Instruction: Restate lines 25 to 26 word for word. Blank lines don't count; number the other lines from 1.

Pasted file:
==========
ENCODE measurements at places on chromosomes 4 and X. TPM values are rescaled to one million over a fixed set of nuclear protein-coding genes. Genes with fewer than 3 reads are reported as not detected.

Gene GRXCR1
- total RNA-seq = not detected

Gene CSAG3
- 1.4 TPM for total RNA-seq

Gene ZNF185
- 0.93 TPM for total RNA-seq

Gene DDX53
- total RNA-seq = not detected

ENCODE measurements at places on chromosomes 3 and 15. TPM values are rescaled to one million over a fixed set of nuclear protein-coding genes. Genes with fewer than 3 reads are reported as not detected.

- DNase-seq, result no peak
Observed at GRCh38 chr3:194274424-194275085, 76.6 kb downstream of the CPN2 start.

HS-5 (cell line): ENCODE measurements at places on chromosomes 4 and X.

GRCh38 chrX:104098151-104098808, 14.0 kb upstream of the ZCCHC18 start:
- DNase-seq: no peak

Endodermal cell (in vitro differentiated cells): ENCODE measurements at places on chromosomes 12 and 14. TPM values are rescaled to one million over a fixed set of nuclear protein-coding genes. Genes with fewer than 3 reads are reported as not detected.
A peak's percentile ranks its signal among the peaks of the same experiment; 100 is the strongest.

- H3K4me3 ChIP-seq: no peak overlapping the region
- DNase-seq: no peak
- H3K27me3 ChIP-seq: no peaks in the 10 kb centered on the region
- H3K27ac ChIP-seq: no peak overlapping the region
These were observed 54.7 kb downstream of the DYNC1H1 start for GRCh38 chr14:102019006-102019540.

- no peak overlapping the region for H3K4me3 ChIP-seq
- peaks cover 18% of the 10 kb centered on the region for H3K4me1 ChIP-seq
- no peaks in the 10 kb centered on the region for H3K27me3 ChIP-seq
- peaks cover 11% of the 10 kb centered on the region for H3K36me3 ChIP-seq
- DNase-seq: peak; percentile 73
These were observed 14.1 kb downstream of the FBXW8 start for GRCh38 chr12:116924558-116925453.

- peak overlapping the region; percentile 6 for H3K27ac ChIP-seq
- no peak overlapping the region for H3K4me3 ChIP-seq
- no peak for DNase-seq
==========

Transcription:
- no peaks in the 10 kb centered on the region for H3K27me3 ChIP-seq
- peaks cover 11% of the 10 kb centered on the region for H3K36me3 ChIP-seq